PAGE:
Today I’m sharing my secrets with you and a little peak into a new print that will be in the shop soon. I’ll start by sharing with you a quilt I own.
My great-grandmother who I call Mama Stott made this quilt. If you read any of my previous posts, you may have heard me talk about her. She was a strong woman who loved to garden, enjoyed fishing, reading, going to church and feeding her family. One of her many talents was quilting and I am fortunate enough to have inherited one of her creations.
As you know, my North Carolina roots continually inspire me. I didn’t grow up there but visiting my family was always a happy time and I guess it’s like going to my happy place when I take a trip down memory lane. This past winter, I was all snuggled up in this quilt and I started noticing little details—the little fabric squares and their prints, her stitches done by hand. I believe the colorful fabric squares are remnants from dresses Mama Stott made for her grandchildren. One stood out in my mind and I decided I wanted to add a floral pattern to my collection. An idea was born. After a few sketches, I came up with a swirling rose pattern inspired by my favorite patch on the quilt.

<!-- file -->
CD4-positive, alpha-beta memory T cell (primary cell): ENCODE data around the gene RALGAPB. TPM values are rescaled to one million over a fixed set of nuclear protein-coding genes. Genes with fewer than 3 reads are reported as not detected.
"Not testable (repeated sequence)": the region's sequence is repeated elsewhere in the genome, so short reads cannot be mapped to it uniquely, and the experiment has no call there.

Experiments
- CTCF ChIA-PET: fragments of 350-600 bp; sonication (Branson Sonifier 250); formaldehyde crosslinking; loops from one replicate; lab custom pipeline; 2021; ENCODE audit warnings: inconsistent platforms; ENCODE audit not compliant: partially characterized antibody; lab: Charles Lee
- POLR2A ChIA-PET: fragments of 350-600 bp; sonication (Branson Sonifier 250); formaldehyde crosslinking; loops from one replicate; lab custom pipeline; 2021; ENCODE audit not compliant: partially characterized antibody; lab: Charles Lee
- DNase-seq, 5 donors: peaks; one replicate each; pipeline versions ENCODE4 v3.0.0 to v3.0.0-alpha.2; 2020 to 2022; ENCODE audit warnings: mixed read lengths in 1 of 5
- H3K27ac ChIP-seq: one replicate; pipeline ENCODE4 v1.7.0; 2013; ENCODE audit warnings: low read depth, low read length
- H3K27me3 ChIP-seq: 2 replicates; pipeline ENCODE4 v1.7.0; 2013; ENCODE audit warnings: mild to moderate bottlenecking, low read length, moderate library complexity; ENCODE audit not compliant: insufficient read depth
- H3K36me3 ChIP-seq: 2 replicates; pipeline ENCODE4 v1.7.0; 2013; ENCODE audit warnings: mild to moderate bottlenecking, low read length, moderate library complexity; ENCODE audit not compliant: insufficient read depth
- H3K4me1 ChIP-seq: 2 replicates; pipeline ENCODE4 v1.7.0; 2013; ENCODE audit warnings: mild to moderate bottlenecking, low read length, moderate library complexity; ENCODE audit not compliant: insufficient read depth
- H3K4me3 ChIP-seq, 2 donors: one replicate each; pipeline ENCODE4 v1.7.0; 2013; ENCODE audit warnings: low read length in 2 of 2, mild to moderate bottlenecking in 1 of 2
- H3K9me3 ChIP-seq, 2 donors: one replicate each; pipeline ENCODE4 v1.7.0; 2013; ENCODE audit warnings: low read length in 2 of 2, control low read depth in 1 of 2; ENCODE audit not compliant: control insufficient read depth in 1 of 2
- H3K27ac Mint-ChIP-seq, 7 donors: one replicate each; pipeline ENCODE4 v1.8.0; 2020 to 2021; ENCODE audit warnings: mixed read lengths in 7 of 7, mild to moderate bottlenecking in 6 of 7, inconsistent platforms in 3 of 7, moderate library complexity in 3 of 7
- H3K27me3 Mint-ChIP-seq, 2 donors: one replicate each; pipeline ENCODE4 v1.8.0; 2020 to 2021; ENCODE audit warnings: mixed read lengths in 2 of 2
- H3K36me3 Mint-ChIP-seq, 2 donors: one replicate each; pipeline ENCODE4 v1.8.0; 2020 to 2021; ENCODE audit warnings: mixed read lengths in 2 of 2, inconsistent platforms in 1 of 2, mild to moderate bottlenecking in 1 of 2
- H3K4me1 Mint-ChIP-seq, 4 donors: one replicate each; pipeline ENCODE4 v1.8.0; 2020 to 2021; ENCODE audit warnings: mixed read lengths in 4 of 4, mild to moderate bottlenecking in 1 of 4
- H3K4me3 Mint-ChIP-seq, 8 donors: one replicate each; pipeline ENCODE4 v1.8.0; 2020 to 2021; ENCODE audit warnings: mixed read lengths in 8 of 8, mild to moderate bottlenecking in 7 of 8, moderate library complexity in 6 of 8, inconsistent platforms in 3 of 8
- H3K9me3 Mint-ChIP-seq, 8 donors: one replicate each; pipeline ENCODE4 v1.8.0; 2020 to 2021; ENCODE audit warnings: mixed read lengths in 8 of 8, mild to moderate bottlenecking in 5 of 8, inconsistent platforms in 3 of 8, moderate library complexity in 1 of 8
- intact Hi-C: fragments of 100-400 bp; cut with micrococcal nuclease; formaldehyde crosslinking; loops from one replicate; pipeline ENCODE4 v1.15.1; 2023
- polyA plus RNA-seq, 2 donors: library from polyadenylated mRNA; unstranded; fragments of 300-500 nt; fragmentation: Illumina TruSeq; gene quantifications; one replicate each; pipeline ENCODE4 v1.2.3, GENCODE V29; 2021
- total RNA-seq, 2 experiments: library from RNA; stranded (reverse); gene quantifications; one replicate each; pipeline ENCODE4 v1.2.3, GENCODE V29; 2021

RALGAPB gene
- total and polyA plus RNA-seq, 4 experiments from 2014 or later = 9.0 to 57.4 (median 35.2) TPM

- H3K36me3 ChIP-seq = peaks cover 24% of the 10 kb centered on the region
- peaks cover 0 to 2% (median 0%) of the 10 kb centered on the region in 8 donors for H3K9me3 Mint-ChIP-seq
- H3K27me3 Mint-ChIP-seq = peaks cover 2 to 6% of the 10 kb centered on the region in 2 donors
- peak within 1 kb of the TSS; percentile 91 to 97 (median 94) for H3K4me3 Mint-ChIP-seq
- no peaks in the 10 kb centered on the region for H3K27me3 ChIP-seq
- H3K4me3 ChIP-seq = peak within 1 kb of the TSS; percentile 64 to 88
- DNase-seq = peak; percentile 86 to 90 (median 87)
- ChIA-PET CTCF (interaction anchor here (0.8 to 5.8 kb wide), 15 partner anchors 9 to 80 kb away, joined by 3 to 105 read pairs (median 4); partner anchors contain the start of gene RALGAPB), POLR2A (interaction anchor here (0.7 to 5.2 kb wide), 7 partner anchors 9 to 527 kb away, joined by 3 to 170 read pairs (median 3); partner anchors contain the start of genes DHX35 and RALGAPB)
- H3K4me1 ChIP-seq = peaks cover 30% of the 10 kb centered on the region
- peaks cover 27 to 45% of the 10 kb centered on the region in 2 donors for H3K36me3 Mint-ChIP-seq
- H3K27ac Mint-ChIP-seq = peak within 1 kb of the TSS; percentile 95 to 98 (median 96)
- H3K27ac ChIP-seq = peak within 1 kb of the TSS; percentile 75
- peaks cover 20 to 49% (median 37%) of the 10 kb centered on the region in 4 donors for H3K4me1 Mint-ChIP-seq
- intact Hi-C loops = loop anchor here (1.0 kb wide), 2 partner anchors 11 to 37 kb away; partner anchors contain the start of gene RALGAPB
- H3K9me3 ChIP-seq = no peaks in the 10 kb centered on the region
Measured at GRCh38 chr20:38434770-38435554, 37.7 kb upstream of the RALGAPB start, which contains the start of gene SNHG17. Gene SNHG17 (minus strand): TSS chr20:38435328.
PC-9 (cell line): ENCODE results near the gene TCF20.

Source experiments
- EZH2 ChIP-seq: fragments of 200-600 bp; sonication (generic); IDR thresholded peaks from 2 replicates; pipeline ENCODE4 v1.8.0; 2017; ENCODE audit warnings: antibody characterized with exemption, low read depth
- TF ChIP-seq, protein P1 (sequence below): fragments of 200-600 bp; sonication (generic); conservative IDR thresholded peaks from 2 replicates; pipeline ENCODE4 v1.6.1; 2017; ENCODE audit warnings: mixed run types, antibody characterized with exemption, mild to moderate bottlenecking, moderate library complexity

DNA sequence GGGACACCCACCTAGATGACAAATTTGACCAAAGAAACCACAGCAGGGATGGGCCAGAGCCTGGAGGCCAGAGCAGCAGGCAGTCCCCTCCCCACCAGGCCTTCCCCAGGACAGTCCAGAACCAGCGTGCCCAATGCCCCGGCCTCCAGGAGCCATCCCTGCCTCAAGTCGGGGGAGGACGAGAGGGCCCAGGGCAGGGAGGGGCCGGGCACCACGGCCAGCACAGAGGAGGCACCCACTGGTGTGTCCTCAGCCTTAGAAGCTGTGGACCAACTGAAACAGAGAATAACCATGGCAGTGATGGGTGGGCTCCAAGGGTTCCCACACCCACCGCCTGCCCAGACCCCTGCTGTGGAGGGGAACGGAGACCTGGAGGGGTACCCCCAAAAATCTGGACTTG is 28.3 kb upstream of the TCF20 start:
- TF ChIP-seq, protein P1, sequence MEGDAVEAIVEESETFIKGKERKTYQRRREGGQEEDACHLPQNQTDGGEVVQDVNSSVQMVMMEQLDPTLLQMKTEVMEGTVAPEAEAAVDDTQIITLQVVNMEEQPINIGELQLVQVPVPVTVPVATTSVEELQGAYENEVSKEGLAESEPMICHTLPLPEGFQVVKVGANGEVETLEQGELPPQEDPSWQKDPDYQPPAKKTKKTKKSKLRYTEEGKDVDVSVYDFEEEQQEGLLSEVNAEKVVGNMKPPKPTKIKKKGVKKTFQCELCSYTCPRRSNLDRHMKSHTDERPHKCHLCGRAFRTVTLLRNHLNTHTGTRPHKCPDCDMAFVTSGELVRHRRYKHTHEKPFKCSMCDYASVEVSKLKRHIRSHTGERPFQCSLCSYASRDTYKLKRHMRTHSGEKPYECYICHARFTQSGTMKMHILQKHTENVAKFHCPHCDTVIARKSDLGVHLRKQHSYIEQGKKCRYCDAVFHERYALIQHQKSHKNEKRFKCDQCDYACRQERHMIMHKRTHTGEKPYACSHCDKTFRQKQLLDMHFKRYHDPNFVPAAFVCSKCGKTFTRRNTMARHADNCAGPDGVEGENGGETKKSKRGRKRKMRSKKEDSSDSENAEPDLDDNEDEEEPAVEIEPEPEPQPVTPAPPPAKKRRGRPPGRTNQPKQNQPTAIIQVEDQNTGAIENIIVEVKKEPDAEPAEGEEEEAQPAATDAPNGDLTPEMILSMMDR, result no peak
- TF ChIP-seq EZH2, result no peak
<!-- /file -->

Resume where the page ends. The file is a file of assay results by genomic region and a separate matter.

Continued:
Here’s the boring science part…sorry folks! The next step I take in making this idea come to life is scanning my drawing into the computer and printing out what is called a film positive. A film positive is clear film paper with my future image printed on it.
Through a dark room process, the image is transferred onto my wood screen that has been coated in a light sensitive, pink colored emulsion. This process is a lot like old photo film. Think of 35mm film and those little negatives we would get back in an envelope from Kodak. Basically, I’m trying to make my wood screen the negative image of my rose pattern. I start by mounting or taping my film positive to the emulsion-coated screen. I then expose the screen to light for a certain amount of time and the light hardens the emulsion. However, light is unable to get through the image of my film positive. Next, I spray water on the exposed screen and my rose pattern image melts away. Now I have my screen made for screen-printing!
Here is where I let my screens sunbathe. The extra light exposure hardens the emulsion even more. This process ensures that my screens hold up a long, long time and don’t absorb too much water-based ink.
On to the fun and messy part! I mix my inks to the colors of my choosing and get to printing. Below you’ll see me printing onto a towel.
That’s it folks. As promised, you’ll see new items in the shop—including this rose pattern—by mid September. I’m really looking forward to offering you more products to use in your home making it healthy and beautiful. One more thing before I go…
I found this recently on my great-grandmother’s quilt. She stitched in her initials and the year she made it. I choked up a little when I found this. It makes me feel like she’s always with me. Xo Janet